In a 2003 report, Britain's Civil Aviation Authority found that a lithium-ion battery fire "will almost certainly cause severe harm to any passengers in the immediate vicinity. There is also a risk that the fire will spread to adjacent flammable material."
It went on to cite a "risk of harm from smoke inhalation to passengers and crew members, particularly if the electronic device is inside a carrying bag."
The Federal Aviation Administration, which is responsible for determining what can and cannot come on board U.S. flights, has not issued a ruling on the safety of passengers' laptop batteries.
But experts urge to keep the problem in perspective.
"There are well over 250 million laptops in use in the world," said Tim Bajarin, principal analyst at Campbell, Calif.-based Creative Strategies Inc. "And we've had less than 50 [battery fire] incidences recorded worldwide."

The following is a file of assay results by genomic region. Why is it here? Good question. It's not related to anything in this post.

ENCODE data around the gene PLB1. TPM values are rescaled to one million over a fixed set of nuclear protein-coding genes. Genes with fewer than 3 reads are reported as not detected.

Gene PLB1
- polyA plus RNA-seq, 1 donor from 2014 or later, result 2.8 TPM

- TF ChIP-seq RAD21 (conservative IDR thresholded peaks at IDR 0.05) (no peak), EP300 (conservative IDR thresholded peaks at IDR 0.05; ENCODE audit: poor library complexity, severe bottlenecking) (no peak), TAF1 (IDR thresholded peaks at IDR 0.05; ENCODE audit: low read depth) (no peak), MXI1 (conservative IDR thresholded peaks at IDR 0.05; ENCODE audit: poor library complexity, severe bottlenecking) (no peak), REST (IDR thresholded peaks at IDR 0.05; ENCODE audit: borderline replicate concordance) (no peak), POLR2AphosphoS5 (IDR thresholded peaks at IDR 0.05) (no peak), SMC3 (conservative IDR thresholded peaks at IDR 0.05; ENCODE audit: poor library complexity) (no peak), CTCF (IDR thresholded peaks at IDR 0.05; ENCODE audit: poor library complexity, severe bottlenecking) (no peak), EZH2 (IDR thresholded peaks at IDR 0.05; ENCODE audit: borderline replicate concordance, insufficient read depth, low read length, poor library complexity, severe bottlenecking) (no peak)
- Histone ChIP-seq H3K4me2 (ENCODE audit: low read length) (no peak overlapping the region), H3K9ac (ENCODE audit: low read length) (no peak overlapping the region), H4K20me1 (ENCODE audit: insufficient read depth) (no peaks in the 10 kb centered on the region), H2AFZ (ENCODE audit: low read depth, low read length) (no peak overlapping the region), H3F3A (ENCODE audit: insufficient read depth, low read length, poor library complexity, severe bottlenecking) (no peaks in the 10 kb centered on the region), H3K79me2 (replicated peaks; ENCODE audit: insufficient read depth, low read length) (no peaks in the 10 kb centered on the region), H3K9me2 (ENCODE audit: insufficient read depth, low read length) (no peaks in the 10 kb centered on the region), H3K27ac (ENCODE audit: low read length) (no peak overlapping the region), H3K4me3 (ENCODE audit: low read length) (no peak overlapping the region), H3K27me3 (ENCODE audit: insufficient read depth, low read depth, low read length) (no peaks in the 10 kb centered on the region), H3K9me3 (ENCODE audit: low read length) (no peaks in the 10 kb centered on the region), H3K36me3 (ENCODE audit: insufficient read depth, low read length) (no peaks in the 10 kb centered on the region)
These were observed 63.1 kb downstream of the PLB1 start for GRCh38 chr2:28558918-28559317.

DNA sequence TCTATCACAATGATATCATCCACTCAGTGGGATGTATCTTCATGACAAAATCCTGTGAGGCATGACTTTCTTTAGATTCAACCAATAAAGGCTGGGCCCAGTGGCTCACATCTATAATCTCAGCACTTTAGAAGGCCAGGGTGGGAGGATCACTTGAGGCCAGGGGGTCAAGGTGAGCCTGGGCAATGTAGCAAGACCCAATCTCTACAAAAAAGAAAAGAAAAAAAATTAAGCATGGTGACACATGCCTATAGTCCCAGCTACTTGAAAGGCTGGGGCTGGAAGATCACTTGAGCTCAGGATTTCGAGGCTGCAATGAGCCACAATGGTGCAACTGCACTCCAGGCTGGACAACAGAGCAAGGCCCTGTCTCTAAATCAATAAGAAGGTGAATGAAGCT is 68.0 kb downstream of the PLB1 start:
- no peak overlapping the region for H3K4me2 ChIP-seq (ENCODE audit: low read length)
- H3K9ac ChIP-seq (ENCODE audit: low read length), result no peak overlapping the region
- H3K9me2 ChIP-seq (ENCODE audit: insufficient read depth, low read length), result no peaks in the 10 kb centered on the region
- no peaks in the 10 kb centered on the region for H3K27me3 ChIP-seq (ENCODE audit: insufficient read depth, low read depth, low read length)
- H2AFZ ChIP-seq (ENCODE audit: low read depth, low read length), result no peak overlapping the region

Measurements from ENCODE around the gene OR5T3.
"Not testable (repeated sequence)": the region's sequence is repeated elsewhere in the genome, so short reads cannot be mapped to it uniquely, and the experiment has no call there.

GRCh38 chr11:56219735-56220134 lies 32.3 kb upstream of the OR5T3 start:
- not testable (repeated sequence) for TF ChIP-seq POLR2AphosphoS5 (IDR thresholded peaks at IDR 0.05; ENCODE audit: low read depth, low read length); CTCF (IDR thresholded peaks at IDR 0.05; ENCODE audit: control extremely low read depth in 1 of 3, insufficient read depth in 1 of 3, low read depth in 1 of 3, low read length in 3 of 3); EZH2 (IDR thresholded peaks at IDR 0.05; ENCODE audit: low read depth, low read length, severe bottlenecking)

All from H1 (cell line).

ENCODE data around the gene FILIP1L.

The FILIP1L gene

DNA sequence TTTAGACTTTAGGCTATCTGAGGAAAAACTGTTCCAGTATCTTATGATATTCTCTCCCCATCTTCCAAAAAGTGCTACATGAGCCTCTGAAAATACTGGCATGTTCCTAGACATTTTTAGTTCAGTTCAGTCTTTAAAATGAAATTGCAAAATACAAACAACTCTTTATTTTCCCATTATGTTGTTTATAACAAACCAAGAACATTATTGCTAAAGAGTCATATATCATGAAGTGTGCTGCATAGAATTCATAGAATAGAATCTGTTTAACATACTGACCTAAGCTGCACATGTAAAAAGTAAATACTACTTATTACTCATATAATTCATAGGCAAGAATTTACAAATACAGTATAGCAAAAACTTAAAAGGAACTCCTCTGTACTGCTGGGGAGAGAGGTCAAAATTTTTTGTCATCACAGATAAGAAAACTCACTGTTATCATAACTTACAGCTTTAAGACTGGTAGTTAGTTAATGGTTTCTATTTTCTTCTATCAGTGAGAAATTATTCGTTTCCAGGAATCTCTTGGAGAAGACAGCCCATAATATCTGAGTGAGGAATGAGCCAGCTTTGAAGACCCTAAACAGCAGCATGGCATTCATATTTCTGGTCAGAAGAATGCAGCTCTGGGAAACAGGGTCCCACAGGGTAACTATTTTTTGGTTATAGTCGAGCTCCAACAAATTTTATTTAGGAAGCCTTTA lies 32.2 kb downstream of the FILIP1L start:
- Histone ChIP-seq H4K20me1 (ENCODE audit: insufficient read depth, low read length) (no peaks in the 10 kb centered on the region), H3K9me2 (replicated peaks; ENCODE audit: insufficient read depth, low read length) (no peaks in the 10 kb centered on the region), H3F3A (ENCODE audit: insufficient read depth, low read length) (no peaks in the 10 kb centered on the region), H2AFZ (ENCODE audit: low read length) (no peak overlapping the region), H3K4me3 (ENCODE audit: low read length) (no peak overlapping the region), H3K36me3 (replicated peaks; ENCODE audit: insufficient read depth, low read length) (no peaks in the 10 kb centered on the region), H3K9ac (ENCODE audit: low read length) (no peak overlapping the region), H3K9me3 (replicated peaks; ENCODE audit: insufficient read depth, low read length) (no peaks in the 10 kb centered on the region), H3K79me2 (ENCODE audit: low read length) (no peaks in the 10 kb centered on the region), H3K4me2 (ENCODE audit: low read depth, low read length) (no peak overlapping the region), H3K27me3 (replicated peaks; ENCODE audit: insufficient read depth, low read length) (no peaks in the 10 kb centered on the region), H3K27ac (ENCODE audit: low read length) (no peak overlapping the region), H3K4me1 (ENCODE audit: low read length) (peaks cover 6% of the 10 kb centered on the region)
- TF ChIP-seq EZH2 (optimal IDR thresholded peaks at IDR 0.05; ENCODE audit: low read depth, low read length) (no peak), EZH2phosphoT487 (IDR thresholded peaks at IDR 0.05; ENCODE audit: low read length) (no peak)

Added the CPSC's Stern: "I assume risk every day. I can't control my environment unless I stay in my house."
Even Mustaine is going to keep flying - with his laptop.
"I think the airlines just need to be smart about it. This is obviously a bad batch of batteries. Just keep track of the known bad batteries and check for them before people get on board."
Here's hoping the airlines get the message.
Virgin banned the use of the batteries on its flights following reports that some laptop batteries may present a fire hazard.
Although the risk is small, the Consumer Product Safety Commission has documented 339 cases of lithium and lithium-ion batteries for portable electronics overheating, emitting smoke and fumes or...
Several incidents have occurred in recent years in which lithium batteries have caught fire aboard airplanes.